25th in succession from Egbert, how easy then is it to bring before the eye of the mind this object, which at once gives you the date. (See the Chronology of the Kings of England.)

Sometimes the associations will appear a little ļudicrous, which cannot be avoided; but, if the means produce the ends we ought to be satisfied. But this ludicrousness will wear off as you get more acquainted with it, and a little perseverance will make it appear more and more beautiful, as you will daily discover the great advantages arising from this mode of study.

I shall now request your attention to the division of the Floor, and what are called the numerals, or letters for numbering. As far as respects numbering, in this systemi letters are used instead of figures; but these are only consonants, (no vowels;) and are as follows:

bc, d, fg, hjks, l, mn, pq, r, tv,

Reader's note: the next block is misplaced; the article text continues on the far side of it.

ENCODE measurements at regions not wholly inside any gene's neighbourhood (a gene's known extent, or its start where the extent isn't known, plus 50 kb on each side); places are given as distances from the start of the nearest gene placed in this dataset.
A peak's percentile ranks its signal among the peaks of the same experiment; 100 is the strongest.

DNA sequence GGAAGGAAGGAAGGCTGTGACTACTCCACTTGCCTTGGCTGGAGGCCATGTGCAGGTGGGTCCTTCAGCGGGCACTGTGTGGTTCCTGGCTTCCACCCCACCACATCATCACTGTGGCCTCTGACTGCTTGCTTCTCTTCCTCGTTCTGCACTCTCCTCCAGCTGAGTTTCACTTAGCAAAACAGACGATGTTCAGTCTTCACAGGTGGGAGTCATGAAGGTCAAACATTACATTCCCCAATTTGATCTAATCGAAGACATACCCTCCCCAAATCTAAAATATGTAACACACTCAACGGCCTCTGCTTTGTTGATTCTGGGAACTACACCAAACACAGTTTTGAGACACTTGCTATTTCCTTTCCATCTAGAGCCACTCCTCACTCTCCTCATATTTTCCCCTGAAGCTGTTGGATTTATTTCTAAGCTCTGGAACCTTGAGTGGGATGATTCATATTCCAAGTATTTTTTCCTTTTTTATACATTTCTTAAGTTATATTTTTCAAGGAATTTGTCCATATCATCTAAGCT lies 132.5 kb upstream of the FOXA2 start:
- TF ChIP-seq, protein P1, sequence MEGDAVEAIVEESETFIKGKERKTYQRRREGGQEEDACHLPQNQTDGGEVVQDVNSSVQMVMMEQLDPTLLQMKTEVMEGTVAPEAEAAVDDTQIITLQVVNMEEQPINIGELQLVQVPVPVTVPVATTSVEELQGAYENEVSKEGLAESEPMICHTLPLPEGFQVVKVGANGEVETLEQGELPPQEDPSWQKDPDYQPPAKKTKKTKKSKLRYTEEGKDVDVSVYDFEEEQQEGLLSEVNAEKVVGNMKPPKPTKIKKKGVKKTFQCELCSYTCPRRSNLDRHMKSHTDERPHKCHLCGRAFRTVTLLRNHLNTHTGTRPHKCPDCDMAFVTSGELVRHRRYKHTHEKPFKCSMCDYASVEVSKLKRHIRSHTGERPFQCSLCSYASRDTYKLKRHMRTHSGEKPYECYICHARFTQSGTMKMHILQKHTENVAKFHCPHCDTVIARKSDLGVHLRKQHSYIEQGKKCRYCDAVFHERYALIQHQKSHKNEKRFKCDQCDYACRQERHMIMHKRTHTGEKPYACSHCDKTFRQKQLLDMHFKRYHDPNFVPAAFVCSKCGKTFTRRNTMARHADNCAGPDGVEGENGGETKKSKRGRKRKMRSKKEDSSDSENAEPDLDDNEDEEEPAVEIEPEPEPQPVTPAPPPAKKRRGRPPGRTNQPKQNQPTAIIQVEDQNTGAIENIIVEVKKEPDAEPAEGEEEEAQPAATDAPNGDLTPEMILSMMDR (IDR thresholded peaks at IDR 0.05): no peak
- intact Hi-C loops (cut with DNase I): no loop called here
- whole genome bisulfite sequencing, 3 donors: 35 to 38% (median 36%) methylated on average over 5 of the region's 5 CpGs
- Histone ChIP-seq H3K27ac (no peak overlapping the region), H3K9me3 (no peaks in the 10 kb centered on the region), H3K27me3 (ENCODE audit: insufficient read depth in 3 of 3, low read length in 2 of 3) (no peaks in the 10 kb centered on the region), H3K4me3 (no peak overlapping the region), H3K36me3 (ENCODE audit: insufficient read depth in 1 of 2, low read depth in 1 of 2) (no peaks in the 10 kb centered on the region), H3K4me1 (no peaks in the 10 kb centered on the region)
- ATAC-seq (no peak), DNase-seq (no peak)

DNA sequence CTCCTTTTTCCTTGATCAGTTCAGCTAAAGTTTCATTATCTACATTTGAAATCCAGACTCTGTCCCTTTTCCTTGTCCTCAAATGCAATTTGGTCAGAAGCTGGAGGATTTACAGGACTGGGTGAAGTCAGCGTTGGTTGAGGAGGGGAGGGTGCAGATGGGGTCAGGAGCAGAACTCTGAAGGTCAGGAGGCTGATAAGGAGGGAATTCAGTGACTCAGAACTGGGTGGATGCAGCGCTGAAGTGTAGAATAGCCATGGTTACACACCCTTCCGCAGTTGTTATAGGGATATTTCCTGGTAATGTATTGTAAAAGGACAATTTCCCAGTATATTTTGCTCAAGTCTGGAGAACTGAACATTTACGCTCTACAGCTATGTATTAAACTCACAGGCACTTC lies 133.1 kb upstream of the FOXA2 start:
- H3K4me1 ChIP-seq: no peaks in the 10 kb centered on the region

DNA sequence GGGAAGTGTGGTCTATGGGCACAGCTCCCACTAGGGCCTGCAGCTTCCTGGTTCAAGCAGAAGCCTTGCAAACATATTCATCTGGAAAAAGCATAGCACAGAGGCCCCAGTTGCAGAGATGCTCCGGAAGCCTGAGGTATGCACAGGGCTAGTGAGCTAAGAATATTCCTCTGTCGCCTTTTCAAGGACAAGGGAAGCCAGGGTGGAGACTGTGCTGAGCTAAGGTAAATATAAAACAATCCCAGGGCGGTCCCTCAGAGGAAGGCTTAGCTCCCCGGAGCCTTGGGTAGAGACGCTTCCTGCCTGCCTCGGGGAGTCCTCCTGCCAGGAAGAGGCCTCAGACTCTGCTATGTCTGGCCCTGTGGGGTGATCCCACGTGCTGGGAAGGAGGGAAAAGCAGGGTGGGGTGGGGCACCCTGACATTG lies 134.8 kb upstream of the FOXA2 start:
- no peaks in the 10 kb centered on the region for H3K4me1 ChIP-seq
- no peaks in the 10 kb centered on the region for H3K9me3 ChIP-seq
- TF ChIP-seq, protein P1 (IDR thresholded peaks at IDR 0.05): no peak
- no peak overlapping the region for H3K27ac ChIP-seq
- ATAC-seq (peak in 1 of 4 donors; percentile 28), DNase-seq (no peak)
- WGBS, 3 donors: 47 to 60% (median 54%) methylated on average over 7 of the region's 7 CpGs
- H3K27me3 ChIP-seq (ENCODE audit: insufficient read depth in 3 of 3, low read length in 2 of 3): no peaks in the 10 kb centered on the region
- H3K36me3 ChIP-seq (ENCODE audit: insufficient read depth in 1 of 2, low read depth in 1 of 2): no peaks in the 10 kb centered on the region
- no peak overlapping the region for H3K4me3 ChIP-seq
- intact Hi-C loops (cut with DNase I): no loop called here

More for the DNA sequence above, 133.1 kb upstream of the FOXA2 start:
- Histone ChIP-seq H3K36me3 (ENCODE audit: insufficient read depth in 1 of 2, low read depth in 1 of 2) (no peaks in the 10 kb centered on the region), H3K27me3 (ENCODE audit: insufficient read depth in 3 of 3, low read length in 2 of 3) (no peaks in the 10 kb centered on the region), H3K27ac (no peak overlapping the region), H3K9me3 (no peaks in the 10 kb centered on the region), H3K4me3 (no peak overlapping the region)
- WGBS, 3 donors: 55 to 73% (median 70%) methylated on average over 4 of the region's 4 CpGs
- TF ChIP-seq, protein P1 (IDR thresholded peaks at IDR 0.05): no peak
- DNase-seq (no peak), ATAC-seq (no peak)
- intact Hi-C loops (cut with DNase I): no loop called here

1, 2, 3, 4, 5, 6, 7, 8, 9, 10 The X, 2, and w, will be explained hereafter. The reason for employing letters for numbering instead of figures, is, because figures have no association with words, and this is the reason we cannot recollect numbers to any extent. Indeed if we retain a number for one hour, it is a chance if we do not forget it the next;' but by turning numbers into words, they readily associate with what is concerned, and by these means we may with a very little trouble fix in our memories 500 different amounts; for whenever the name, or thing is mentioned, the word or words attached to it for giving the number, will also present itself. In History, and Chronology, I recommend abbreviation as much as possible; i. ę. taking only the radical, or first part of those words which are sufficient to bring to our remembrance the facts; and the initials of each of these parts of words I have caused to be printed with a capital letter, whether